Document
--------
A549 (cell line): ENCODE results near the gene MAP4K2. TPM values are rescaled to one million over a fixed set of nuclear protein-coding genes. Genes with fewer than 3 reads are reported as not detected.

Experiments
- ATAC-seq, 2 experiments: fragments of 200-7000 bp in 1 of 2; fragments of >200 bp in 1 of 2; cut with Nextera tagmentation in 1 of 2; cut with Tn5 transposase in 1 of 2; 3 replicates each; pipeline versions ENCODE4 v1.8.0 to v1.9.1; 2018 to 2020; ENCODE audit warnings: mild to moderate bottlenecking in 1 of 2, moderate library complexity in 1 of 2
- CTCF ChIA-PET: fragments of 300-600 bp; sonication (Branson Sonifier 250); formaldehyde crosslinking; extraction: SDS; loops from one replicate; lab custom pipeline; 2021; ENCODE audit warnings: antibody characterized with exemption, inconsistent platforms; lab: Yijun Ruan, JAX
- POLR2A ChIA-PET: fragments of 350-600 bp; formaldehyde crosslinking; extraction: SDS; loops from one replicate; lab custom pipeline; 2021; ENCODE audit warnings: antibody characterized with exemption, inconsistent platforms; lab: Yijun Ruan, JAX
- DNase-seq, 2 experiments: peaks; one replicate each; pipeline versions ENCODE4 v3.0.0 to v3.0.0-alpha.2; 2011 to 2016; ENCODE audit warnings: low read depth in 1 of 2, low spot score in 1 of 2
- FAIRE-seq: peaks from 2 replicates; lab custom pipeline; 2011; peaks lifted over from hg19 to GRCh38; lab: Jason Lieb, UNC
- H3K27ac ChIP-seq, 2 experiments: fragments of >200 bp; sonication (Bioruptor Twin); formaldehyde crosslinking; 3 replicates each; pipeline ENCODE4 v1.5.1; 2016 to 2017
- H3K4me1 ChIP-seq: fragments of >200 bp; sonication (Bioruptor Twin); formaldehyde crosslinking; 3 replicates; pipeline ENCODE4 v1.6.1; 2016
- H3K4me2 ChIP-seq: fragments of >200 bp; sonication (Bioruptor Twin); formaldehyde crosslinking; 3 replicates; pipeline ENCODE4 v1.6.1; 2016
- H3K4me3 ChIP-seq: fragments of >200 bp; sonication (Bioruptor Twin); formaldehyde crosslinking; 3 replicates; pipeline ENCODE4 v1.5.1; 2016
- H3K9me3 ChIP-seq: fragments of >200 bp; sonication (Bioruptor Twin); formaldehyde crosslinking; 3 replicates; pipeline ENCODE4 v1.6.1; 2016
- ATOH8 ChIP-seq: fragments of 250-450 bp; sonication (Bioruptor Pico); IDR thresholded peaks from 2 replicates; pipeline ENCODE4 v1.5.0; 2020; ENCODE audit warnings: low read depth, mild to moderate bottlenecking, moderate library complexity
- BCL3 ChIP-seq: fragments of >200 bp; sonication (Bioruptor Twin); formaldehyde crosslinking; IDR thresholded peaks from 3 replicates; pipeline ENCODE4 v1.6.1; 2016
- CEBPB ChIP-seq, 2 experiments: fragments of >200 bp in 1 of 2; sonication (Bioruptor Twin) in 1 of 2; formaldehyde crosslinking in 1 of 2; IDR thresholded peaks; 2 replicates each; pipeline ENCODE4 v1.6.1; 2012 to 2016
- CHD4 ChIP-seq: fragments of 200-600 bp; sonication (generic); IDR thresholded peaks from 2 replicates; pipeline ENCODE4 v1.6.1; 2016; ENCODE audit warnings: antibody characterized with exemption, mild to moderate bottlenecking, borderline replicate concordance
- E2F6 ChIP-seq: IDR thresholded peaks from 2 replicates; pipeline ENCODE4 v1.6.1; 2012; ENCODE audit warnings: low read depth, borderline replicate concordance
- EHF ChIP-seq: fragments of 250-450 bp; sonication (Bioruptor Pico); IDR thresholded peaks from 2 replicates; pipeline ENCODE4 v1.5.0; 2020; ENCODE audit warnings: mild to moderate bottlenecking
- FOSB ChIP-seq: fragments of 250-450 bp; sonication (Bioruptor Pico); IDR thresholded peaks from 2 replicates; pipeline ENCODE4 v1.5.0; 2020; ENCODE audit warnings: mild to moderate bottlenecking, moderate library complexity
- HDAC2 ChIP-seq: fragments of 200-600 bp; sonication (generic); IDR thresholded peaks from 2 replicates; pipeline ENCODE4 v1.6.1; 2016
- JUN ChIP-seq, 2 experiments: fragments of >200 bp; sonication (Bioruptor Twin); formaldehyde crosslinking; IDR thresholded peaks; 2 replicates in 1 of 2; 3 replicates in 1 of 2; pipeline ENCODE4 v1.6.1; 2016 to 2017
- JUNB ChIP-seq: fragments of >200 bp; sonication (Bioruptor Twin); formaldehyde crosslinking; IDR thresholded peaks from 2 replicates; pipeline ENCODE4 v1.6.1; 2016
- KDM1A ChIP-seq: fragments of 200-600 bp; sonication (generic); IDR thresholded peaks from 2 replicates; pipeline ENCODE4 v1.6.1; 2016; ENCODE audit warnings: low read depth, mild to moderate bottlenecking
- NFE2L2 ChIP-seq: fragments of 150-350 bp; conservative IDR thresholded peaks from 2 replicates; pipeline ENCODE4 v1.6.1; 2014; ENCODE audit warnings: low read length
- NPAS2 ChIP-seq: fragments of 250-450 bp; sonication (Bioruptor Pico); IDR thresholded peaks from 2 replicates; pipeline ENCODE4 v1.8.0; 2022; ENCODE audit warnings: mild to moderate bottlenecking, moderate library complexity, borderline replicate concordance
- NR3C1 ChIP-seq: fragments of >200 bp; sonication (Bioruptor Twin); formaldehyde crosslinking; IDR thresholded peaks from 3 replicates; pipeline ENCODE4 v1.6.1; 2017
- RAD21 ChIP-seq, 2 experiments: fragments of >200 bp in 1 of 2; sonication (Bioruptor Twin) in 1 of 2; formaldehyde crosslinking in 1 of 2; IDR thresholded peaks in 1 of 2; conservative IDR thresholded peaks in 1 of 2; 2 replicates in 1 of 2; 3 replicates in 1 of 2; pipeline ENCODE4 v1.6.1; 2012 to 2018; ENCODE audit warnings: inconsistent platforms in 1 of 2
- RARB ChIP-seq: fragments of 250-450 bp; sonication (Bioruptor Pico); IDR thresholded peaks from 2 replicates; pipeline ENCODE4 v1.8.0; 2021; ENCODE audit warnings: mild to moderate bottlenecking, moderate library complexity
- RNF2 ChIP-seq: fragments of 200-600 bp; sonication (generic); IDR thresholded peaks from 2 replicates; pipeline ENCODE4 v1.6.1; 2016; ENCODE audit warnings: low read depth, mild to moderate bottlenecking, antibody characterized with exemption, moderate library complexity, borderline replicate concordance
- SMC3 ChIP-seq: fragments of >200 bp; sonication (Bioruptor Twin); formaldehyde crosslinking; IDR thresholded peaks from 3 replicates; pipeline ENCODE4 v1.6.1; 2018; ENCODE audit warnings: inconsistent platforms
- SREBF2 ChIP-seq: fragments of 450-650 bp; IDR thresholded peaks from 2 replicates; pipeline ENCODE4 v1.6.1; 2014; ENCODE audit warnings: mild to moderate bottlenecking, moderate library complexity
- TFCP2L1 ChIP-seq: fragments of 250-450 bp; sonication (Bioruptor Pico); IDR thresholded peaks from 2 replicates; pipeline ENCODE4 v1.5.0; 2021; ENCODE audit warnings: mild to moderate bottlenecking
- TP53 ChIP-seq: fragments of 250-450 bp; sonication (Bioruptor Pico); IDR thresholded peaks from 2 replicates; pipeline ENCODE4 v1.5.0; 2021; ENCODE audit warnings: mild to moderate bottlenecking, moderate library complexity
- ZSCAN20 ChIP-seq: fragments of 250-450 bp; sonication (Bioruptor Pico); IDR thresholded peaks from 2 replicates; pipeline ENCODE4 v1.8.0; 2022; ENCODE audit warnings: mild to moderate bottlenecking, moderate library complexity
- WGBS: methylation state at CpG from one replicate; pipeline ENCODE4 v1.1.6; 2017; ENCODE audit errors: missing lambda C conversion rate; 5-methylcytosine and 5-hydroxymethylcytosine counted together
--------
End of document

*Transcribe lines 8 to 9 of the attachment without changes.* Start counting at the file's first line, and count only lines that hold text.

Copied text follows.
- H3K27ac ChIP-seq, 2 experiments: fragments of >200 bp; sonication (Bioruptor Twin); formaldehyde crosslinking; 3 replicates each; pipeline ENCODE4 v1.5.1; 2016 to 2017
- H3K4me1 ChIP-seq: fragments of >200 bp; sonication (Bioruptor Twin); formaldehyde crosslinking; 3 replicates; pipeline ENCODE4 v1.6.1; 2016